It’s been six years since the 2008 financial collapse, and revelations of dirty deeds in the banking industry are still making headlines even today. By one measure financial services is the least trusted sector of the economy the world over, beating even pharmaceutical companies and — gasp! — journalists.
But the question remains, is this because banking attracts inherently dishonest people? Or is it that the culture of banking encourages otherwise fine people to act badly? A new study on bank employees finds that the latter is overwhelmingly true: bank employees tend to behave dishonestly only after they’ve been made to think about their profession.
Primed to Lie
Researchers from the University of Chicago and the University of Zurich recruited 128 bank employees from a large, international bank. The bank employees had 11.5 years of experience, on average. Roughly half of them worked in core business units (e.g. trading, private banking) and half worked in support units (e.g. human resources, risk management).
The experiment was conducted online. It began with a survey: half of the employees were asked about their daily habits, such as ‘“How many hours per week do you watch television on average?” The other half of the group answered questions related to their profession, such as ‘‘What is your function at this bank?’’ This was intended to subconsciously prime one group to think of their professional association.
The online prompt then told participants to pull out a coin and toss it ten times. They were told which was the winning side, let’s say heads. Each “heads,” they were informed, would win them $20. What’s more, they’d only get their payout if their number of “heads” was higher than some threshold — but they weren’t told what that number was. Subjects self-reported each coin toss result online — a setup ripe for cheating.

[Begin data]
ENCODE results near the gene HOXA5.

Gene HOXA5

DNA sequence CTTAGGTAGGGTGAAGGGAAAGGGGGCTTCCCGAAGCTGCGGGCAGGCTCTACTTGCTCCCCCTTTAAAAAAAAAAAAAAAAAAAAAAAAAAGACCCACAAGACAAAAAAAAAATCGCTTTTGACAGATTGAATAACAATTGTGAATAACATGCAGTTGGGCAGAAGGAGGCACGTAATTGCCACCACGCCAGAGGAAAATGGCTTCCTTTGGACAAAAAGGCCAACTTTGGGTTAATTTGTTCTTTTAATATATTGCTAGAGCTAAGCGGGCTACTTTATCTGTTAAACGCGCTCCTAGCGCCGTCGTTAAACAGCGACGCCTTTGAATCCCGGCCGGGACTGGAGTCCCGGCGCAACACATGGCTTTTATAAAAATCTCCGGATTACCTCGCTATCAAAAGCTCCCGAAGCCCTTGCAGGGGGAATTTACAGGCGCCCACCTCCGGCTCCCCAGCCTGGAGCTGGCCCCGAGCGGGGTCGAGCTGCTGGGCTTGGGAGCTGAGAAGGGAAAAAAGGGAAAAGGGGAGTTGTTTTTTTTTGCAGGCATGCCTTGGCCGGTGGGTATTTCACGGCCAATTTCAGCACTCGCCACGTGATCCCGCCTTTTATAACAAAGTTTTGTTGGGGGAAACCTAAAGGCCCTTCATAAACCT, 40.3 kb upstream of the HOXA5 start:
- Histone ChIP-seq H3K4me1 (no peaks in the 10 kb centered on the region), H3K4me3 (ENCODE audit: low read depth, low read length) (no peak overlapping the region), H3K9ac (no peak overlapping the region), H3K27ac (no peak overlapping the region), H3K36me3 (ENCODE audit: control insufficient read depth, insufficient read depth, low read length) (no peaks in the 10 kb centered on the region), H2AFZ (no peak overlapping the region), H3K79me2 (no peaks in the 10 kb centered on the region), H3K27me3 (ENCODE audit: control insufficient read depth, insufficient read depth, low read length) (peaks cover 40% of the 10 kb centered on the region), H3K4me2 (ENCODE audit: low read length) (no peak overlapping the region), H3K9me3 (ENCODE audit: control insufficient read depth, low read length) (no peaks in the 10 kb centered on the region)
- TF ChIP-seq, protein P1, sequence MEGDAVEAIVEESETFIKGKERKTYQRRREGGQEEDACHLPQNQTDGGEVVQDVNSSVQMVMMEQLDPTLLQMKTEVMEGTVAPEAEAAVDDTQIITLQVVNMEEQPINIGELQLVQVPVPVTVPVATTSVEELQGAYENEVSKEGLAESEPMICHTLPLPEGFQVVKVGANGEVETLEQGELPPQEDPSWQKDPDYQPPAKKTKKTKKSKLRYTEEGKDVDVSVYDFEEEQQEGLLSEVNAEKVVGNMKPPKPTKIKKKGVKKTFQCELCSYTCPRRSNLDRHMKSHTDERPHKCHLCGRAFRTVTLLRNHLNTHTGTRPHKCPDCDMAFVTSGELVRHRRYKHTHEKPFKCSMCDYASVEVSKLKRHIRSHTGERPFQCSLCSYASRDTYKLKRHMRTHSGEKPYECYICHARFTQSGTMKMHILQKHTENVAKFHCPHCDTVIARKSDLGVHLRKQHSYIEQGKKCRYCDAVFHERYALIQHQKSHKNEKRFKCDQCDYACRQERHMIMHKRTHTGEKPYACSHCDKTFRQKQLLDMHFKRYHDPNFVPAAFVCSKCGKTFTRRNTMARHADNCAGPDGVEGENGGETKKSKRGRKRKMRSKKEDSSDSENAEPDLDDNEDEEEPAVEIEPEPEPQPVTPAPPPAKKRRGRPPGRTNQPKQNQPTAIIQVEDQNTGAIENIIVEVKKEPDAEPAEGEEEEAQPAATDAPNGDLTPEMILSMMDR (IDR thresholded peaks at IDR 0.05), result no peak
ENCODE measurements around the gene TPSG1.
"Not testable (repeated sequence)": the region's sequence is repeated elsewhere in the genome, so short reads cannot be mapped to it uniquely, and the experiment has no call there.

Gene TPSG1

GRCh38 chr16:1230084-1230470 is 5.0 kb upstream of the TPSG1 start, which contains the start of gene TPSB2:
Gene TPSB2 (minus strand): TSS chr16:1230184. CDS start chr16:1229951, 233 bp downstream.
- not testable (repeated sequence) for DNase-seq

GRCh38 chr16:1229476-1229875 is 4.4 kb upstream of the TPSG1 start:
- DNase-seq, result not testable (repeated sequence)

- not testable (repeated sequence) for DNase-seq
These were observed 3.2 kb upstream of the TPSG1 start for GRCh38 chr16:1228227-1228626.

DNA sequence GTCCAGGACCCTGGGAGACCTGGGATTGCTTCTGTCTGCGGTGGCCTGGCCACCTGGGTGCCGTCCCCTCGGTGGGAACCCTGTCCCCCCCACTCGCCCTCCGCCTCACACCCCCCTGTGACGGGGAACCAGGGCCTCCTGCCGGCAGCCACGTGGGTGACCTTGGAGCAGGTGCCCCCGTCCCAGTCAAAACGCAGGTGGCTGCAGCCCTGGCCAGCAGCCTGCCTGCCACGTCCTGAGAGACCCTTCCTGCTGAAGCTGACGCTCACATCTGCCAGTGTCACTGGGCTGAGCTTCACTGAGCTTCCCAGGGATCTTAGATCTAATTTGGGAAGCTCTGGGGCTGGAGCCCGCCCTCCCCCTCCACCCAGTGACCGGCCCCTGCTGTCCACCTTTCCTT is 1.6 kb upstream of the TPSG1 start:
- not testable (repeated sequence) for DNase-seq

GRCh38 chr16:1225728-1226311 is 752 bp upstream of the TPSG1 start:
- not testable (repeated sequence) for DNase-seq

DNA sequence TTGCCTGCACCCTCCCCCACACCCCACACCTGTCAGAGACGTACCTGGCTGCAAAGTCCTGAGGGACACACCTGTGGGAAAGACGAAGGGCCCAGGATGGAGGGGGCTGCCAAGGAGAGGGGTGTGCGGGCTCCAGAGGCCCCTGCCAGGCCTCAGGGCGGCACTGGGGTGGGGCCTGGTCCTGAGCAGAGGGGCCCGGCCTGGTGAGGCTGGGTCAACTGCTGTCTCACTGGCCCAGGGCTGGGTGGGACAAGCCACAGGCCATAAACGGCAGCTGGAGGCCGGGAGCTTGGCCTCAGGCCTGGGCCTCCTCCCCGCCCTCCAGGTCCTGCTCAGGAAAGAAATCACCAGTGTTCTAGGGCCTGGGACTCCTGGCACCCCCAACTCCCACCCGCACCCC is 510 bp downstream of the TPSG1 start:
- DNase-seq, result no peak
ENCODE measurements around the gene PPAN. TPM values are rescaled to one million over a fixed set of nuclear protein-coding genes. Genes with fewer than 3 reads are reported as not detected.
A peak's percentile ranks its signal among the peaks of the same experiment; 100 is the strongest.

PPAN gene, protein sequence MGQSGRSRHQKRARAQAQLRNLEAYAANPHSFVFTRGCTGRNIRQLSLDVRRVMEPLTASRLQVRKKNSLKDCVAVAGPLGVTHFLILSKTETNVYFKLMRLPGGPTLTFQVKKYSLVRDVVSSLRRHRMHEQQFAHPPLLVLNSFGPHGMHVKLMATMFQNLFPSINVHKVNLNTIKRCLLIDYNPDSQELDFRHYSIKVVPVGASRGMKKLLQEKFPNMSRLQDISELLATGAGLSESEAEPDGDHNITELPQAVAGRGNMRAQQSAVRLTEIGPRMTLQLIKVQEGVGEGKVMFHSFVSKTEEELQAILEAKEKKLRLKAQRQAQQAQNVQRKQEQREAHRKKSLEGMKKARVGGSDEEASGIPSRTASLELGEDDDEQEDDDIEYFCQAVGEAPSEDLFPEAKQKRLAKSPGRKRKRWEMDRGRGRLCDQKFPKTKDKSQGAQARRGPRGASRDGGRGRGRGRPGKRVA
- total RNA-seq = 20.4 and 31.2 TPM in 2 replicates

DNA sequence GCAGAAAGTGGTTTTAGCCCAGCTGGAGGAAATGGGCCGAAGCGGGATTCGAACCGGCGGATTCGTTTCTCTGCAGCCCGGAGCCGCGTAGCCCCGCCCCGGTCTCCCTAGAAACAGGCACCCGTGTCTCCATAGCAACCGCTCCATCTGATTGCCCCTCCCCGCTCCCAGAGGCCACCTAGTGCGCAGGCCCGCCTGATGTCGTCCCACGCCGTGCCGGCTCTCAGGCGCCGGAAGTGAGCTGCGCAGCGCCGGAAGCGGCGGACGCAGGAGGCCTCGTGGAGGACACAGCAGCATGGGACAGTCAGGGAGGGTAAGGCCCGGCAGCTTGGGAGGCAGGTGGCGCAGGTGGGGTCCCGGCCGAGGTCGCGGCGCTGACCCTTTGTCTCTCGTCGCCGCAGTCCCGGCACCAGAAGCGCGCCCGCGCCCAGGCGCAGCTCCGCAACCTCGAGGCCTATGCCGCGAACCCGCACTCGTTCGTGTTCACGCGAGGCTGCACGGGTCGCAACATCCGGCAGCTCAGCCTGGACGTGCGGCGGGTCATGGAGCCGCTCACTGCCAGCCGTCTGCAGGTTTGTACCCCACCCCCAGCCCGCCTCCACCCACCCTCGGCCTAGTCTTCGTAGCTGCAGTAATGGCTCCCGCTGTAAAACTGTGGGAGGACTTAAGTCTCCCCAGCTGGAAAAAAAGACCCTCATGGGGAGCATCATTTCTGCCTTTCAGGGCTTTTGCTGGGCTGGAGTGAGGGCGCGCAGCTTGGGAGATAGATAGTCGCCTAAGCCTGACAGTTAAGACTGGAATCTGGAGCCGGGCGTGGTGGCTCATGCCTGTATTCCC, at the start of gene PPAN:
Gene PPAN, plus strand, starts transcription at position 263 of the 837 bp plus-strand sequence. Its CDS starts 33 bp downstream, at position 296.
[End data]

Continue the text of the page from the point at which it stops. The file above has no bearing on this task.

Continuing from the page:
Under the Influence
The researchers found that participants primed with questions about their profession were more likely to lie and report a result that earned them cash.
Though the participants performed the task in private, researchers were able to determine a dishonesty percentage by looking at the expected binomial distribution — meaning one would expect a 50/50 split of heads and tail tosses over the group as a whole. The control group reported 51.6 percent money-making tosses, not significantly different from the expected 50 percent, while the “primed” group reported 58.2 percent.
To further confirm their findings, the researchers compared the bank employees to a group of 222 university students, who completed the same coin-tossing test. The students again were asked either control questions or questions related to banking (e.g. naming tasks a bank employee might perform) at the start of the study.
The primed students showed no higher level of dishonesty than the control students, suggesting that being in the banking industry, and not simply the thought of money, changes behavior. The results were published this week in Nature.
Road to Recovery
The researchers believe this is a first step in beginning to understand how a business culture can alter employee behavior. If expectations of honesty replace expectations of deceit, then at an individual level people’s behavior might change too, the study’s results suggest.
One such model could be the Hippocratic oath taken by some newly minted physicians, in which they pledge to ethically care for their patients. Some researchers have suggested that people working in the financial industry should take a similar oath. In the Netherlands a similar oath became requisite for bankers earlier this year.
So, contrary to what it may sometimes seem, bankers aren’t all bad people. And there are ways to encourage them to be better. But banking? Well it’s in need of some urgent care.
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